EVE’s use of high-performance computing requires substantial electricity resources. Based on practice at some of the world’s leading supercomputing facilities, it is estimated that each EVE center would need to access approximately 50 MW of power. The compute resources need not be sourced from a dedicated site but must facilitate interoperability of software and data, maintain computing co-proximate with the largest sources of data. By focusing on the development of just a few centers, and concentrating the powered delivery to access renewables and favor circular economies, for instance through productive use of ‘waste’ heat, EVE will be exemplary of responsible power production and usage.

The € 300M per center per year price tag was estimated based on the current budget of international organizations whose profile overlap with parts of EVE’s remit, and it anticipates a roughly equal split between funding for staff, running costs (mostly power), and investments (hardware procurements).

EVE relies on a vibrant climate research and services community, and cannot be funded at their expense. EVE centers can be expected to employ some of the leading climate science, climate impact, climate services, and technologists world wide, but in the end this will represent a very small fraction of these workforces. Without simultaneously strengthening ongoing research activities, EVE would loose access to trained staff, would become less innovative, and would fail to adequately understand and communicate its outcomes. Without simultaneously strengthening existing climate services EVE would loose its ability to connect its data and information provision to the communities it must serve, let alone scale this globally. In this sense, EVE will only be successful if it strengthens climate science and service more broadly.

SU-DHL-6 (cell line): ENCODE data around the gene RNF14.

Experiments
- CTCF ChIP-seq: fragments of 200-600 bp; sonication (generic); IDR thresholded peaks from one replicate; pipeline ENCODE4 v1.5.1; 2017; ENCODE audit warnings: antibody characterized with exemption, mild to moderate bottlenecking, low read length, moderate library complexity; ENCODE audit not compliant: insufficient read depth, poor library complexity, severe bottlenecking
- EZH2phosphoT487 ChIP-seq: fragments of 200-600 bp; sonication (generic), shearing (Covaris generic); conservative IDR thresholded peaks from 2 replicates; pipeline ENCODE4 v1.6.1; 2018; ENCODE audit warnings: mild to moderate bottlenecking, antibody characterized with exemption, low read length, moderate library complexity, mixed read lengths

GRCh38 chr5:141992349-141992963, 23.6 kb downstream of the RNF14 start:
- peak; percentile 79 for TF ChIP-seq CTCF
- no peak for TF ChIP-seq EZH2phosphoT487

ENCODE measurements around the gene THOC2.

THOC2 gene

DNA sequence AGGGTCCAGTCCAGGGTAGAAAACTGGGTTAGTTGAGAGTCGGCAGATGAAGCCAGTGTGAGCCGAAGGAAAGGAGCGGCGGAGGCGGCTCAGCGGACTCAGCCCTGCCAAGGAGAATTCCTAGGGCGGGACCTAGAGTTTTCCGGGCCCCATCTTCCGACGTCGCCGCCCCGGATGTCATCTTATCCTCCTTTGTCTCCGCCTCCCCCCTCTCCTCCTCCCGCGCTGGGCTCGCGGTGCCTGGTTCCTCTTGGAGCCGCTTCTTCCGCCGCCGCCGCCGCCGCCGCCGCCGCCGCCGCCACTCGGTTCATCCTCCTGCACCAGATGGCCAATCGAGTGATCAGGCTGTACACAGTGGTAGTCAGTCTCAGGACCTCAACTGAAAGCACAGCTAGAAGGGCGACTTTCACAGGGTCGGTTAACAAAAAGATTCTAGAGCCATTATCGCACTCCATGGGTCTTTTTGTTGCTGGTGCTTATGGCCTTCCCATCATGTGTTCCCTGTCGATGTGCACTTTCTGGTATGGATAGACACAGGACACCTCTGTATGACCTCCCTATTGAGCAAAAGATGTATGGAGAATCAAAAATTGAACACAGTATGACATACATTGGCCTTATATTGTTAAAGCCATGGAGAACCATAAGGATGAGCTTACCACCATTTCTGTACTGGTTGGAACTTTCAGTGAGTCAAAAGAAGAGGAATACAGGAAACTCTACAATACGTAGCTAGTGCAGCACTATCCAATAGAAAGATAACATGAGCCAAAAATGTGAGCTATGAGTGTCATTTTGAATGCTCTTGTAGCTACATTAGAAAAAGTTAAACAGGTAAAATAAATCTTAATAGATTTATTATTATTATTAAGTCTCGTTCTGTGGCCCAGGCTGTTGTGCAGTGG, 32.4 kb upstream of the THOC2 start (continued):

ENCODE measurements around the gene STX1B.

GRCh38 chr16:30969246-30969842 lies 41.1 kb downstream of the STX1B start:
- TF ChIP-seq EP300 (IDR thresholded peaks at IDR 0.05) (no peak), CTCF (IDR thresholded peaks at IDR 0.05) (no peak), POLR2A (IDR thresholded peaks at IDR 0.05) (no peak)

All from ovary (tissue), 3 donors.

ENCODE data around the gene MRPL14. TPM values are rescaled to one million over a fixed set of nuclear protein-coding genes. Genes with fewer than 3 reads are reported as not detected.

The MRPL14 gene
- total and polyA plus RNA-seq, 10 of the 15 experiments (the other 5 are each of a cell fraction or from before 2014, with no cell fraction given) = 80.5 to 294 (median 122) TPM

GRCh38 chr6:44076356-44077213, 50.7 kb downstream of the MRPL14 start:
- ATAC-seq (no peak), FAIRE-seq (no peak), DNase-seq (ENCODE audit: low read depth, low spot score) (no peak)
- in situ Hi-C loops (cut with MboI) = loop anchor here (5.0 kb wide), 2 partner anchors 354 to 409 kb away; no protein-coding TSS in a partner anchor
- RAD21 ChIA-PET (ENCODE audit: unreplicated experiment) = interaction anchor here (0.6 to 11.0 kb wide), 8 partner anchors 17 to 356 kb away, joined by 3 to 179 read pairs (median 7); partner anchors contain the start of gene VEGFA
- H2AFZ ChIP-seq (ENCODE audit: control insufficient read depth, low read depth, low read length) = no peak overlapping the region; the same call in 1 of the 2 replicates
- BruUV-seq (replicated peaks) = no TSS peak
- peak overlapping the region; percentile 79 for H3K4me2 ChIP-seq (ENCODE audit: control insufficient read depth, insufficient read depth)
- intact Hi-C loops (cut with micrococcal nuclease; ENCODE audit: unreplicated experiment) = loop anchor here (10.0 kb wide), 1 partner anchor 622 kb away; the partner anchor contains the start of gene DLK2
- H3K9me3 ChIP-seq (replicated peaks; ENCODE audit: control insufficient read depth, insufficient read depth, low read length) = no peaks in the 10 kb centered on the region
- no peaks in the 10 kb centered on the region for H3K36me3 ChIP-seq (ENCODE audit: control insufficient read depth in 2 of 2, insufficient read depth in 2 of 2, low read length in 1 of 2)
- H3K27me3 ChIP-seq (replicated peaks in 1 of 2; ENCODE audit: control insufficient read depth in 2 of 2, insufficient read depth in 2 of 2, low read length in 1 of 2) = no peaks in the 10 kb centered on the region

Without EVE urgently needed information for adaptation and resilience building would be of inferior quality, and much less accessible to those that need it most. Some of EVE’s key technologies and methodologies may be developed anyway, but more slowly and then only by, and for, the few who can afford to do so. Climate information for business, finance, and global policy, would continue to proliferate, but would lack standardization, inclusivity, and a compelling tie to the best available science. Without EVE, research laboratories would continue to explore the frontiers of computing, but with diminished access, little participation from the global South, and a reduced ability to link their findings and technologies to inform climate actions. Climate services would continue to do their best to exploit advances in the science to inform users, but would be handicapped in their efforts. The operational aspect of EVE, the co-production of regularly updated information that matches the rapid pace of innovation, would be lost. The world won’t be empty-handed, but it would be left with less, and less trusted, information, leaving many less resilient. Just as profoundly, a chance to engage many more people in new, and more equitable, economies at the nexus of emerging technologies and sustainable development would have been missed.